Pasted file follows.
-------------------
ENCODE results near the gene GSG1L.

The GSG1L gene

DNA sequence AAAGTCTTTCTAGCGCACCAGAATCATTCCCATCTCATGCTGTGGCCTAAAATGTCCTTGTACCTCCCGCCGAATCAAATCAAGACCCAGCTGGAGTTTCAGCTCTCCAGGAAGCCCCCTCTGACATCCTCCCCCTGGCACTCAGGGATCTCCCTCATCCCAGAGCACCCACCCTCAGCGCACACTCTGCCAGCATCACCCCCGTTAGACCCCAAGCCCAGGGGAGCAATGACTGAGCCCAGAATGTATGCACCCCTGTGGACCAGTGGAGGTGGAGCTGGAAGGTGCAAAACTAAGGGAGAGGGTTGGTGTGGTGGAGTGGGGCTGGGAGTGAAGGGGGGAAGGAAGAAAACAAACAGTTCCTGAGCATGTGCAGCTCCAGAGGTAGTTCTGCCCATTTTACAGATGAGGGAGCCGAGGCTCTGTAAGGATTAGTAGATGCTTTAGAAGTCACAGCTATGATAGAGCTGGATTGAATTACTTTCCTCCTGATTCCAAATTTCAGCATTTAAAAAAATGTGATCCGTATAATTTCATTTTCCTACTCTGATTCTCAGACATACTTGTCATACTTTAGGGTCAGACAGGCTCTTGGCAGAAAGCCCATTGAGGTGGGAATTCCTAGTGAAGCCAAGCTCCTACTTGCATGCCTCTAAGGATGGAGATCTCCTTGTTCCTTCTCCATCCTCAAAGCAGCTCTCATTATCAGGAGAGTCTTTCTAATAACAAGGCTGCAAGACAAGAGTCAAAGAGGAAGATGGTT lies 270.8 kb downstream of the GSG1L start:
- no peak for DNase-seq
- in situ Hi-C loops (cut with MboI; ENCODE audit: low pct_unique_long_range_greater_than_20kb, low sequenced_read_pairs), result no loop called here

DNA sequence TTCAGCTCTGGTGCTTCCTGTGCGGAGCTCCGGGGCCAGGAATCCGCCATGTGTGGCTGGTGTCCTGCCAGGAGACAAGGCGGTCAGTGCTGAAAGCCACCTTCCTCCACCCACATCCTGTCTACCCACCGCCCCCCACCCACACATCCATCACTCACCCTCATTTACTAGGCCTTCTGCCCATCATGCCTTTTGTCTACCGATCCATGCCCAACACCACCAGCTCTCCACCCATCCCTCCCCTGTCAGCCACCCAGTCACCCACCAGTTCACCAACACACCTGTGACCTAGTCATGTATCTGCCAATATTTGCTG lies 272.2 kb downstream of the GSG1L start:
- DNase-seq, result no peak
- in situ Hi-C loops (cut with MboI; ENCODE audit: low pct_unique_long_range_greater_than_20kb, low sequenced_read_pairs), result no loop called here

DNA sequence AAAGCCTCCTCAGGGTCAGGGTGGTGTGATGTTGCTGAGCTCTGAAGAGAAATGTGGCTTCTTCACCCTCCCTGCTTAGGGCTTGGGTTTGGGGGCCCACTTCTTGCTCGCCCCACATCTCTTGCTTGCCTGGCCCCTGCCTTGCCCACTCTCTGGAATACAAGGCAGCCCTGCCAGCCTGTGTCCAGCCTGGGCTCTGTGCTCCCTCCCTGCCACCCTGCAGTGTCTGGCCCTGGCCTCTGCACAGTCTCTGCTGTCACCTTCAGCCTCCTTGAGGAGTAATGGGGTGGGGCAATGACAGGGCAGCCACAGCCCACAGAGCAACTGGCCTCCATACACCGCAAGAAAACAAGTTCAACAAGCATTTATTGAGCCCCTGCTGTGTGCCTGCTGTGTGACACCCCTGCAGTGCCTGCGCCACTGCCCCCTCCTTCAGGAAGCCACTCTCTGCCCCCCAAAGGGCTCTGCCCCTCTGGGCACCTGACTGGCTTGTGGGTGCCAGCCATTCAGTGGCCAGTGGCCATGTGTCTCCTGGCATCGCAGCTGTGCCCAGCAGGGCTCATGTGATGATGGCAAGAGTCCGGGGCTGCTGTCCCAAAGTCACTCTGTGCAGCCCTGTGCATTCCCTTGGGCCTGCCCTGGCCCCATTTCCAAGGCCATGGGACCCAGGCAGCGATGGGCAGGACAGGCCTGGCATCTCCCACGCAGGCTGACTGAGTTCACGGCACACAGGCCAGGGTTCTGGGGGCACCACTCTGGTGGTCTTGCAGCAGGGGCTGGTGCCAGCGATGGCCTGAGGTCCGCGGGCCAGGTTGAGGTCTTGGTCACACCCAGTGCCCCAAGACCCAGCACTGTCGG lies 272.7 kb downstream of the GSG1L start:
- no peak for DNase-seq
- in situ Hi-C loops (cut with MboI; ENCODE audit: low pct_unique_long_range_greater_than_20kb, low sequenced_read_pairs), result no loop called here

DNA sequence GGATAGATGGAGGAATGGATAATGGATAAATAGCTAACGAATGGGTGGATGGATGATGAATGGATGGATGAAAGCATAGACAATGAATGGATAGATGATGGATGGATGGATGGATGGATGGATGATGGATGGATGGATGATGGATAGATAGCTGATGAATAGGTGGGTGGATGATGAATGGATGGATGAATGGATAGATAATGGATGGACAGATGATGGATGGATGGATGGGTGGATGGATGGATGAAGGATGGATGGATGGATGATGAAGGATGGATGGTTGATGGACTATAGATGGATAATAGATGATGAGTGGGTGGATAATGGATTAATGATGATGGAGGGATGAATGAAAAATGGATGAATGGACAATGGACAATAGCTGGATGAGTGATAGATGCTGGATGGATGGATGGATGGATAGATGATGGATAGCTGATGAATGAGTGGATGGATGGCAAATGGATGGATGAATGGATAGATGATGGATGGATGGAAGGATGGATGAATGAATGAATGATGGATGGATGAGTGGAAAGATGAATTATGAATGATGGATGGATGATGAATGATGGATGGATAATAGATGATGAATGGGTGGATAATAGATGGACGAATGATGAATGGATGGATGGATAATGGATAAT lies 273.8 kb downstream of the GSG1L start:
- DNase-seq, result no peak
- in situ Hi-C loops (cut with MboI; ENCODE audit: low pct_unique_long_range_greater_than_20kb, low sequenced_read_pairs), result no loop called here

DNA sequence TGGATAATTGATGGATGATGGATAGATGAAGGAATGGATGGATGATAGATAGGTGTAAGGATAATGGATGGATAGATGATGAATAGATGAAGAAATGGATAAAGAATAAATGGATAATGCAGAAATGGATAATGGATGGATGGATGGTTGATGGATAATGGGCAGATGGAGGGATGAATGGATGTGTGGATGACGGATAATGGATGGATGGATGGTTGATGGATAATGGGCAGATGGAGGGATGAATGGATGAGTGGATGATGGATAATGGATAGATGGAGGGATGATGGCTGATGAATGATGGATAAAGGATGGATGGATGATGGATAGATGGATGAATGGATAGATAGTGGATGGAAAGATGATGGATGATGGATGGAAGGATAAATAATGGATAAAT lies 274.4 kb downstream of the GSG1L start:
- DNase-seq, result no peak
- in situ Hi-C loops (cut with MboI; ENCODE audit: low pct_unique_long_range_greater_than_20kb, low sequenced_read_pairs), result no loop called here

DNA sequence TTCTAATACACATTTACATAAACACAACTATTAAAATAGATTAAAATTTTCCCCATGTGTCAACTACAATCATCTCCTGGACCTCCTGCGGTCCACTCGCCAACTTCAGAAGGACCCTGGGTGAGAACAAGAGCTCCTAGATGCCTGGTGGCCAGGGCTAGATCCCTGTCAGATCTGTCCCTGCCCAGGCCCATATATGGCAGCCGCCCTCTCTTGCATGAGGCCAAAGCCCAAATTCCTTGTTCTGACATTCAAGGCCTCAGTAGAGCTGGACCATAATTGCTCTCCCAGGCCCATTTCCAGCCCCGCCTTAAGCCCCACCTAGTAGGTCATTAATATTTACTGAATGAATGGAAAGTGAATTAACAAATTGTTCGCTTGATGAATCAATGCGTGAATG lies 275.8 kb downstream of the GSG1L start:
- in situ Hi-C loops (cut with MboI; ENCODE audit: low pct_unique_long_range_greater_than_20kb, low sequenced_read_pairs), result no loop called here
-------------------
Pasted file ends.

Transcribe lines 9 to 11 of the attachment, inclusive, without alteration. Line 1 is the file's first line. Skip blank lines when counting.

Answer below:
DNA sequence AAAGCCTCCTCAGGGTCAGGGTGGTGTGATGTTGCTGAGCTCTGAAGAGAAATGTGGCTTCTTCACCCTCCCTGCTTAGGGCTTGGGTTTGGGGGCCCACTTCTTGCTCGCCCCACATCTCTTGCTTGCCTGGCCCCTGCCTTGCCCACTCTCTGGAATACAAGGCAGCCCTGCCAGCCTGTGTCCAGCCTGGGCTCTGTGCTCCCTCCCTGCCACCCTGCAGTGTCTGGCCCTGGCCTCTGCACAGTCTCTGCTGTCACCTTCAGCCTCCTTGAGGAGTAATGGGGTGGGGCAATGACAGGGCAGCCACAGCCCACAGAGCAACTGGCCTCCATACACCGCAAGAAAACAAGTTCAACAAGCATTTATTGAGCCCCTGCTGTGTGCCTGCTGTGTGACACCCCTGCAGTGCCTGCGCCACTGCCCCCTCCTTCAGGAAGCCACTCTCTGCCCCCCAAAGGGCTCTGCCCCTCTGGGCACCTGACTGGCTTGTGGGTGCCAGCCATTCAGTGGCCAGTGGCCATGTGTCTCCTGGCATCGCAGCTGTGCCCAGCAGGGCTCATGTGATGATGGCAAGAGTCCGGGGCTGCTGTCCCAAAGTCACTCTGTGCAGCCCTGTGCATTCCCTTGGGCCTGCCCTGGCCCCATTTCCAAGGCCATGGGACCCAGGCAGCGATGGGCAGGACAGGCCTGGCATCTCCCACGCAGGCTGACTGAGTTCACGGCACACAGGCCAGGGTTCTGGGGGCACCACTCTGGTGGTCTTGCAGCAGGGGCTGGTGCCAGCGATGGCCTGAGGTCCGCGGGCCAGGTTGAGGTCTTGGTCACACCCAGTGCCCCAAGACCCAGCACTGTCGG lies 272.7 kb downstream of the GSG1L start:
- no peak for DNase-seq
- in situ Hi-C loops (cut with MboI; ENCODE audit: low pct_unique_long_range_greater_than_20kb, low sequenced_read_pairs), result no loop called here